UN: Tax Proposal 17 harms human rights

Political article
UN Independent Expert Juan Pablo Bohoslavsky has looked into the impacts of Switzerland's fiscal and financial market policies on human rights. His findings are noteworthy. The human rights expert is apprehensive about Tax Proposal 17.

UN human rights expert Juan Pablo Bohoslavsky visited Switzerland in late September. His mission was to explore the human rights implications of Switzerland's fiscal and financial market policies and assess the country's efforts to combat illicit financial flows. In March 2018 Bohoslavsky will submit a comprehensive final report to the United Nations Human Rights Council. An initial interim report was nonetheless presented to the media in early October. The findings are likely to make waves in Switzerland.

To begin with, the report makes clear how harmful illicit financial flows are for human rights – tax flight abroad, profit shifting by multinational enterprises and the outflow of unlawfully acquired assets are depriving developing countries of resources that they could otherwise dedicate to a well-run education system and health sector – in other words the right to education and the right to health – and in general to a functional State governed by the rule of law. Tax havens that help conceal such funds are in part responsible for the failure to fully guarantee human rights in many places.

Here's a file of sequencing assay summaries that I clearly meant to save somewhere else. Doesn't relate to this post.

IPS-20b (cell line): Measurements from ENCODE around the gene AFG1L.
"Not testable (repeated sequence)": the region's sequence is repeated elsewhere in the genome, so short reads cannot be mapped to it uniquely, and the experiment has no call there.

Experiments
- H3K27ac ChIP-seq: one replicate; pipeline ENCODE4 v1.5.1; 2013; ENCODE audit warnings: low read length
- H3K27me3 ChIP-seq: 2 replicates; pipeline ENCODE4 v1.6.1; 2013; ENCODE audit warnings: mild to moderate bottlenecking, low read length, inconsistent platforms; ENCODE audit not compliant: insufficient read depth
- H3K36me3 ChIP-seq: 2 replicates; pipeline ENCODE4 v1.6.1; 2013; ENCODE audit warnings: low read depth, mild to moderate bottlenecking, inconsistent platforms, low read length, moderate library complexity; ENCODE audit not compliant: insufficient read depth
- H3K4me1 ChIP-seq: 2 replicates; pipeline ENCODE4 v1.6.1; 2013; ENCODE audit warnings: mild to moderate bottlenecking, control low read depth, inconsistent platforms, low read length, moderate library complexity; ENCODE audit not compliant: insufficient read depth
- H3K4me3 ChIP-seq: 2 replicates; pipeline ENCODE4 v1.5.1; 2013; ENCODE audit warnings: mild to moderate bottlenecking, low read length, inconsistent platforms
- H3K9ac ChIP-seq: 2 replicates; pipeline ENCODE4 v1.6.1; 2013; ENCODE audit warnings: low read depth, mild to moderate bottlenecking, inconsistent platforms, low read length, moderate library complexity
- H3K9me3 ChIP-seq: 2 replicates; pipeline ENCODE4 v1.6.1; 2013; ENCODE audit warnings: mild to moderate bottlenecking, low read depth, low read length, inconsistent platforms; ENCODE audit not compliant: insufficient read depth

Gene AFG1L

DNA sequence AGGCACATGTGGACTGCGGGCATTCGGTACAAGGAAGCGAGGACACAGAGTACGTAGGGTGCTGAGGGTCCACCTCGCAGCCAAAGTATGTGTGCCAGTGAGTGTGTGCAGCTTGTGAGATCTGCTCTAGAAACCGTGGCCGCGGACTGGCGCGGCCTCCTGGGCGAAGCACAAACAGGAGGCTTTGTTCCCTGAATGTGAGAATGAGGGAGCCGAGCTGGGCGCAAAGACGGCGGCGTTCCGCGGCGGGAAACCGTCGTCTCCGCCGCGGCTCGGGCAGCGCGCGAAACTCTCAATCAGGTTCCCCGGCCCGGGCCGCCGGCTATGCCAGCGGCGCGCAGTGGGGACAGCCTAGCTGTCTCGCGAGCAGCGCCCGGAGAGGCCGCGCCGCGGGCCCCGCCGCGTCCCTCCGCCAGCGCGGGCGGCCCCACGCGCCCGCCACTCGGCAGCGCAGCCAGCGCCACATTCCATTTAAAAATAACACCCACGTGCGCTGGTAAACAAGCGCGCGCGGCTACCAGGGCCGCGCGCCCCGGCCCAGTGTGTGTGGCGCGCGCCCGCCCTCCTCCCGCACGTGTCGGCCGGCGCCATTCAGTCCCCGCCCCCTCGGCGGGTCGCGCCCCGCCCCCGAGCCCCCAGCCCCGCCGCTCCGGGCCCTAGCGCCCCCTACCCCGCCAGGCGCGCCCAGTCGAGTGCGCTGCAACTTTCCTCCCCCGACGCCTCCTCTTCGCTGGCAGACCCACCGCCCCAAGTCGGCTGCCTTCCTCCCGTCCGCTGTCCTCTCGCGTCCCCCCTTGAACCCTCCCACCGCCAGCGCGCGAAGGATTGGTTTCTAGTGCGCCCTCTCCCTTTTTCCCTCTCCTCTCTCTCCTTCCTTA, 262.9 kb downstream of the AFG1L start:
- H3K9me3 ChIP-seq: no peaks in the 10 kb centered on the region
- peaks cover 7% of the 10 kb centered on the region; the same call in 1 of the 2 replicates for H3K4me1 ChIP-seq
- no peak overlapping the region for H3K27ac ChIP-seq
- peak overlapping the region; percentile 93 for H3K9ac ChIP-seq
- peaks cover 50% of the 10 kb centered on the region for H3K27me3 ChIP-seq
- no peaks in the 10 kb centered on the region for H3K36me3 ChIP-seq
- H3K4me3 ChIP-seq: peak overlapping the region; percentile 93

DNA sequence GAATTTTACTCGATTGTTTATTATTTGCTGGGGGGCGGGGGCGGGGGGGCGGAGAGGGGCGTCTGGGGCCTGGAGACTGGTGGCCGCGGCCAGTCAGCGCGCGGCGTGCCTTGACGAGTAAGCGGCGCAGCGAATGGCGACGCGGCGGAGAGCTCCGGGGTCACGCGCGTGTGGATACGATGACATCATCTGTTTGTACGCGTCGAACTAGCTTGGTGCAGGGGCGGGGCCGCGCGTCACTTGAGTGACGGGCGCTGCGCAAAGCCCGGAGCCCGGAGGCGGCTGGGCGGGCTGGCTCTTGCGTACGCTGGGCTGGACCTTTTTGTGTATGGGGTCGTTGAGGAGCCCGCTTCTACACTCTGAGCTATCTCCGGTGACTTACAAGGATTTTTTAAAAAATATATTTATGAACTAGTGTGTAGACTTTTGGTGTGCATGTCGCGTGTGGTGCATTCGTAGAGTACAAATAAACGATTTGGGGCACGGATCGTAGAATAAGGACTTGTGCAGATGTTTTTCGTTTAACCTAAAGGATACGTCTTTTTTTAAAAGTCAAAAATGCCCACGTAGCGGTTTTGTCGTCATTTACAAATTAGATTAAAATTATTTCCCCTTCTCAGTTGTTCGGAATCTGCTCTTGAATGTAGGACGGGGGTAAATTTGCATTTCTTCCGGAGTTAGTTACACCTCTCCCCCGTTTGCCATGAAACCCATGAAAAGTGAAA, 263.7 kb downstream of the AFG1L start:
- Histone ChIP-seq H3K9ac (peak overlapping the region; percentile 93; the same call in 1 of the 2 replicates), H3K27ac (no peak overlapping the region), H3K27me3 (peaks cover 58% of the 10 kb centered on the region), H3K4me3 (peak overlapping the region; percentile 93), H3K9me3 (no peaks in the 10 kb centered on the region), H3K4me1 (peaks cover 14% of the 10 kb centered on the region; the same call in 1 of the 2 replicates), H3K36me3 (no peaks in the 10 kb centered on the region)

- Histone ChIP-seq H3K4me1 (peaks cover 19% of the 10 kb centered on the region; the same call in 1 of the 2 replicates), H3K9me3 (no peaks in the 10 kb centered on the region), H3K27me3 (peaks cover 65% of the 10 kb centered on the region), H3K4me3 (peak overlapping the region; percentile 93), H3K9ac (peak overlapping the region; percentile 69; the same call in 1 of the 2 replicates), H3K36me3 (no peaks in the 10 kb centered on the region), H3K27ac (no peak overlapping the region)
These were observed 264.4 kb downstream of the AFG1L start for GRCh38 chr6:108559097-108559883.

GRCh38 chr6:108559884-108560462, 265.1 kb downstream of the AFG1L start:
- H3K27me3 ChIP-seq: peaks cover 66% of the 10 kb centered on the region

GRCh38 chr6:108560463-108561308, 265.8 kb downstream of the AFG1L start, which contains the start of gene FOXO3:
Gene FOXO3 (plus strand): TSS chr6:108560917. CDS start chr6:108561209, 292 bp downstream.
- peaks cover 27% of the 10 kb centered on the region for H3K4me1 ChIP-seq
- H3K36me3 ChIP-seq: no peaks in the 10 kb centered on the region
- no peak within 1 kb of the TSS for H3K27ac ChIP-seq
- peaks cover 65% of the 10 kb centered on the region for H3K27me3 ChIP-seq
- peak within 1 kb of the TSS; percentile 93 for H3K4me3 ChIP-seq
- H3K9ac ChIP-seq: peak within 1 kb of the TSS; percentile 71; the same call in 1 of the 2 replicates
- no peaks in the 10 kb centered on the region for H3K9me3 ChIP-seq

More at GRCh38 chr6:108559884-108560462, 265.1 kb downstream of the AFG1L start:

The report is indeed diplomatic in its description of Switzerland's role, but the message is crystal clear – much remains to be done if the financial centre and company location Switzerland is not to jeopardize human rights elsewhere! Most remarkable are the statements regarding Tax Proposal 17, the remake of Corporate Tax Reform III (USR III) which was defeated at the polls. Here, the UN expert expresses concern over the potentially harmful human rights repercussions of the revised reform. The Proposal could create new incentives for corporate profit shifting to Switzerland – in other words it could continue to help deny foreign countries the revenue they need in order to guarantee human rights. The report therefore calls on Switzerland to assess the planned reform for its possible social and human rights implications.

Also worth reading are the critical remarks on the exclusion of developing countries from the Automatic Exchange of Information (AEOI) in tax matters, and on the loopholes in Switzerland's measures to combat money-laundering. In the report, the Responsible Business Initiative seems a necessary complement to the Federal Council's National Action Plan (NAP), as the Council fully supports voluntary measures when it comes to corporate responsibility regarding human rights. Here the UN Expert recommends that the Federal Council should give serious consideration to necessary legislative action.